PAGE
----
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What Not-For-Profits Can Learn From Startups: Part 3

This is part 3 of our series of articles that explore how NFPs could consider adopting new approaches practiced by successful startups. Previously we’ve explored management approaches, alternative organisational structures and strategy development. Now we turn our attention to innovation. It’s important to again recognise we’re not suggesting replicating startups. It provides an opportunity to consider how we can learn and adapt to meet the challenges facing NFPs in our rapidly changing world.


“Innovate or die.”

“My role here is Director of Innovation. I make ideas happen.”

“Our innovative approach is a game changer set to disrupt the market and deliver a competitive advantage.”

I think we can all agree that the word innovation is often overused, misrepresented and misunderstood. As Scott Berkun puts it, “Einstein, Ford, Leonardo da Vinci, Picasso, Jobs and Edison rarely said the word and neither should you.”

However, we believe innovation is delivering significant positive change. It’s an outcome, not a product or idea. True innovation isn’t necessarily “game changing” or “disruptive.” It solves a problem or overcomes a challenge. It delivers a positive result that provides value to your people.

And innovation without execution is simply an idea.

Where Can Innovation Occur?

Innovation can occur whenever a problem, challenge or barrier exists to creating significant positive change. There is often a misconception that innovation is directly linked to technology. Technology is a vehicle for delivering change, but it isn’t innovation in and of itself.

There are many areas within which innovation can occur. Alternate business models, different management styles, tailored organisational structures, and approaches to productivity are just a few. Others include the way organisations approach problem solving, service delivery and product development.

How do Successful Startups Innovate?

Many startups, by the very nature of the world we live in, are technology based. However Netflix, Spotify, Uber, Airbnb, Headspace, and many others, look to innovate far beyond the end product. To create a positive change for customers, they recognise that the way they work, the environments they work in and the process of delivering their products, is as important as the final product itself.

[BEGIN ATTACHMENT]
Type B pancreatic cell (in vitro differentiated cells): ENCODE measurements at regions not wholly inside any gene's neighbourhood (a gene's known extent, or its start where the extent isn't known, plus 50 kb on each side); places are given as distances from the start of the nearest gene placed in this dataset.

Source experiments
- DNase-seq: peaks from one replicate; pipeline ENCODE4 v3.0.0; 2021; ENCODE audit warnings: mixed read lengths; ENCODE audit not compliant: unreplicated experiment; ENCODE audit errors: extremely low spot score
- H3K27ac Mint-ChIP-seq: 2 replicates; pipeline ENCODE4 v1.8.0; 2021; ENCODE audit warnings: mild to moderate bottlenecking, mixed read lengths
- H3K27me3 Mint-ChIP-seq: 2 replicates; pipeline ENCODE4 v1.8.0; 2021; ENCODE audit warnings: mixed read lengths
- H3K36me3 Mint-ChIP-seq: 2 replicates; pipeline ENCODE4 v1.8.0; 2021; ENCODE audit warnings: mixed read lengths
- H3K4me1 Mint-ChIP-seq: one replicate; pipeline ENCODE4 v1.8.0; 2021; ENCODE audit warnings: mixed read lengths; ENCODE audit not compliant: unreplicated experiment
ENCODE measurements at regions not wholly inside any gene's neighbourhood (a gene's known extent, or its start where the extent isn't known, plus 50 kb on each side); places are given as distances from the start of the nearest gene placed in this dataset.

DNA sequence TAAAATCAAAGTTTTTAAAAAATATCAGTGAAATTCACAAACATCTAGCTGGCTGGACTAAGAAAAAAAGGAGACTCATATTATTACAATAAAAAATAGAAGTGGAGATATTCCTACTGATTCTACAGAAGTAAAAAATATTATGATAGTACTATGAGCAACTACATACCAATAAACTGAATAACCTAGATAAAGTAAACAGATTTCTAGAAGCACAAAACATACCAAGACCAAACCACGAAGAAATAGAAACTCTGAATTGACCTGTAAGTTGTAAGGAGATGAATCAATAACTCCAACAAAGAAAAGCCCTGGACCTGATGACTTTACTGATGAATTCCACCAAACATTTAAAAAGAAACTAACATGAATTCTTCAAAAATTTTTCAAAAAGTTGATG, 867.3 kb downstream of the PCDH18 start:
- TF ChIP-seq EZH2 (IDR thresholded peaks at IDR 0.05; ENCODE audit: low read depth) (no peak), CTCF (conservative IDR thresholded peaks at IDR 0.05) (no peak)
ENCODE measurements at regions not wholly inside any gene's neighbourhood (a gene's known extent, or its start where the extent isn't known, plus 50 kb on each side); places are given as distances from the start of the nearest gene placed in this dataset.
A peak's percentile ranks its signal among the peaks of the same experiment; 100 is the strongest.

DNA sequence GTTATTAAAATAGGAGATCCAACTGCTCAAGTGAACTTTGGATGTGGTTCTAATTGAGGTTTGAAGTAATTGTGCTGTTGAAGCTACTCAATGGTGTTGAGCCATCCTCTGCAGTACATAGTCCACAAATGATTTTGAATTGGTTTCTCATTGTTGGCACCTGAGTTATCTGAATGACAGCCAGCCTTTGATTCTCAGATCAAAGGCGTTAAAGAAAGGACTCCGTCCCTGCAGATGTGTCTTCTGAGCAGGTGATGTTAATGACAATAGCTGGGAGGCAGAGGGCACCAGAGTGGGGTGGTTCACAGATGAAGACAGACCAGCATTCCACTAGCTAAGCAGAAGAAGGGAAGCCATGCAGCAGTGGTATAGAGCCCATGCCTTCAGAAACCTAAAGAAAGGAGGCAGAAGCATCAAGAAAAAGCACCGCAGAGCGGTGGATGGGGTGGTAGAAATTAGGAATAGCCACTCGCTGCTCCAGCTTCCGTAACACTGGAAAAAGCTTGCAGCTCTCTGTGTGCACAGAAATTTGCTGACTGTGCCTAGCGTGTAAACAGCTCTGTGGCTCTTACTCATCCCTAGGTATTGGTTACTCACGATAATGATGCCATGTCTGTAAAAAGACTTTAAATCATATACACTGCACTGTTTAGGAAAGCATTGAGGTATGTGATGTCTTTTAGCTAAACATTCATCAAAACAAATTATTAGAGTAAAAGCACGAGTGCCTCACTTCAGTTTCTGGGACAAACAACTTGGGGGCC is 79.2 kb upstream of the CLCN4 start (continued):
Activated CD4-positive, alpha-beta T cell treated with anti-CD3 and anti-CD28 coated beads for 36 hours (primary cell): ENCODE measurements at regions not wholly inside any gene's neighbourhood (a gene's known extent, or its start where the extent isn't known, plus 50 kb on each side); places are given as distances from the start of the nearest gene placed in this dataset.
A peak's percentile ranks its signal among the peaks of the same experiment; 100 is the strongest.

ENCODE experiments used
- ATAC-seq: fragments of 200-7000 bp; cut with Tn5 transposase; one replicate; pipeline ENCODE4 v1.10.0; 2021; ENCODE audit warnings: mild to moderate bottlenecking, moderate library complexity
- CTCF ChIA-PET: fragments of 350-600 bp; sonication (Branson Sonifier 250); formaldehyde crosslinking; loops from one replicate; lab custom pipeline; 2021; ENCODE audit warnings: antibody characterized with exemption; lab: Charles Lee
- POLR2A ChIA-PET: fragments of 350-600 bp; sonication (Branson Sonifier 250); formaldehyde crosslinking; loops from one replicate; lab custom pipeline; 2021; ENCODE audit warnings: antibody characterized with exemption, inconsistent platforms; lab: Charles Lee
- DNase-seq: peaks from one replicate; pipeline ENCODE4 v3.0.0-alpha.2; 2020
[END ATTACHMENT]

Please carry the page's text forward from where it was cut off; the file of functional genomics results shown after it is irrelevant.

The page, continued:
A willingness to embrace uncertainty, experimentation, and minor setbacks (or even failure) is key to enabling innovation within startups. To minimise failure, they employ new ways of thinking: agile for technology development, lean for management, and design thinking for problem solving.

Let’s take a quick look at how a couple of startups innovate.


Spotify has become one of the most well known music streaming startups in the past 10 years. It now has over 30 million paying subscribers and about $3 billion in revenue. It’s substantial workforce (more than 2,000 employees) are organised into agile teams (a.k.a. squads) which are self-organising, cross-functional, and seated together. Spotify has succeeded in maintaining an agile principles without sacrificing accountability. It enables innovation while keeping the benefits of repeatability, and it creates alignment without excessive oversight.

This is very different to the more traditional silo based department approach. Teams answer to a department head, who answers to a cross department director, who in turn answers to the CEO (and in the case of NFPs, the CEO then answers to the board.)

Spotify has a culture that encourages experimentation with an emphasis on test-and-learn approaches and contained experiments. This is important to note. Experimentation is not reckless. It is based on minimal investment on ideas to enable testing and feedback, before fully committing.


Netflix was founded in Scotts Valley, California in 1997. It began as a DVD-by-mail service. In 2000 Netflix was turned down for investment by the $6 billion category leader Blockbuster. A decade later Blockbuster went bankrupt and Netflix now has 100 million plus subscribers.

Netflix co-founder, Marc Randolph, believes you can’t have innovation without ideas. A lot of them. Those ideas often come from understanding the pains that customers have, and thinking of ways to remove them. There are no bad ideas, until they’ve been tested and proven to not work.

He also states that embracing risk and persisting at all costs are the foundation for innovation. The most interesting is his belief that you must be constantly “disrupting yourself.” Always looking for different ways your organisation can do things. Constantly question, is this the only way we can do this? For this to happen, exploring change needs to be baked into your organisations DNA. Processes must be in place that encourage and support your workforce to think and operate this way.